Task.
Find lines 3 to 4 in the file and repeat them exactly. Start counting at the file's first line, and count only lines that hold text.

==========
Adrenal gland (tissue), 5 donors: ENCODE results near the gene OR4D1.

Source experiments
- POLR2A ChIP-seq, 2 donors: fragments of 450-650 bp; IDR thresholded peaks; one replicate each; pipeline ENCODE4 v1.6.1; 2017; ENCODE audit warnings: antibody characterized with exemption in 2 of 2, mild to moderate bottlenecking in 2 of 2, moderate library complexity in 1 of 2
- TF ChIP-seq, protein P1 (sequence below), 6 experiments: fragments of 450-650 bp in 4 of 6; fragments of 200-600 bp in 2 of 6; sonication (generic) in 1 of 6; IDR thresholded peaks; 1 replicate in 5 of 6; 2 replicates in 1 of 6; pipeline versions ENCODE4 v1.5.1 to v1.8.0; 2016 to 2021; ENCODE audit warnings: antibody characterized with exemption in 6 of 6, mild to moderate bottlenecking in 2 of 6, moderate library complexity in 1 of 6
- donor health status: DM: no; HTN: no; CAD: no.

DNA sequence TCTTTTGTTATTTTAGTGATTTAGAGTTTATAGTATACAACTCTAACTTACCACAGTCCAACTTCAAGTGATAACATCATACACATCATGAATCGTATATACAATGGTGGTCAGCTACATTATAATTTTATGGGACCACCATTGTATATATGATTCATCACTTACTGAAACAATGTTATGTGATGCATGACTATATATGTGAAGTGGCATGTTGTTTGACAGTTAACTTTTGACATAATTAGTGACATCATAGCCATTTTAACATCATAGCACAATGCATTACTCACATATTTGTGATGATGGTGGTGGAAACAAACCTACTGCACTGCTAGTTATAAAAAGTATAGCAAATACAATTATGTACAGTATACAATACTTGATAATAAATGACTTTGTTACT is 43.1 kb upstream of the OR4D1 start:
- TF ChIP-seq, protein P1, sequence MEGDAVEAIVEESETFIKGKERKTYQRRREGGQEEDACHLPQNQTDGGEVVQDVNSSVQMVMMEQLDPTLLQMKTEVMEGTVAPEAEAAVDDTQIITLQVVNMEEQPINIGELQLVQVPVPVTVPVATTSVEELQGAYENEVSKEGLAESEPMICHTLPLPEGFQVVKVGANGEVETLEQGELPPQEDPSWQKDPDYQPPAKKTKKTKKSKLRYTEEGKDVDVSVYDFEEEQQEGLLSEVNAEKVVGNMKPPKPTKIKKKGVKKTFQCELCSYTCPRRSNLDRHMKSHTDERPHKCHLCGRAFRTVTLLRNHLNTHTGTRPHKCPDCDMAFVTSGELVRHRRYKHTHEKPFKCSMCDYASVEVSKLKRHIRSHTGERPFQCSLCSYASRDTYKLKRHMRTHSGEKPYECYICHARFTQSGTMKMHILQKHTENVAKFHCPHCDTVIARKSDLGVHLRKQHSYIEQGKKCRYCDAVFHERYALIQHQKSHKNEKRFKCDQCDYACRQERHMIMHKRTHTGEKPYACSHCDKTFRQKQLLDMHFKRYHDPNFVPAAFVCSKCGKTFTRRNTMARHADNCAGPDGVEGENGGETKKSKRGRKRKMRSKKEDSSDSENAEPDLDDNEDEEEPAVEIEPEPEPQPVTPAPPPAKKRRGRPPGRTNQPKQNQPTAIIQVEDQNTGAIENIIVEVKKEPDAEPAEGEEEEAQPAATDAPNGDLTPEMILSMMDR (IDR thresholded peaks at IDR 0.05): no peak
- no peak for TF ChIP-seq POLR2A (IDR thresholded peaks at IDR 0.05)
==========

- POLR2A ChIP-seq, 2 donors: fragments of 450-650 bp; IDR thresholded peaks; one replicate each; pipeline ENCODE4 v1.6.1; 2017; ENCODE audit warnings: antibody characterized with exemption in 2 of 2, mild to moderate bottlenecking in 2 of 2, moderate library complexity in 1 of 2
- TF ChIP-seq, protein P1 (sequence below), 6 experiments: fragments of 450-650 bp in 4 of 6; fragments of 200-600 bp in 2 of 6; sonication (generic) in 1 of 6; IDR thresholded peaks; 1 replicate in 5 of 6; 2 replicates in 1 of 6; pipeline versions ENCODE4 v1.5.1 to v1.8.0; 2016 to 2021; ENCODE audit warnings: antibody characterized with exemption in 6 of 6, mild to moderate bottlenecking in 2 of 6, moderate library complexity in 1 of 6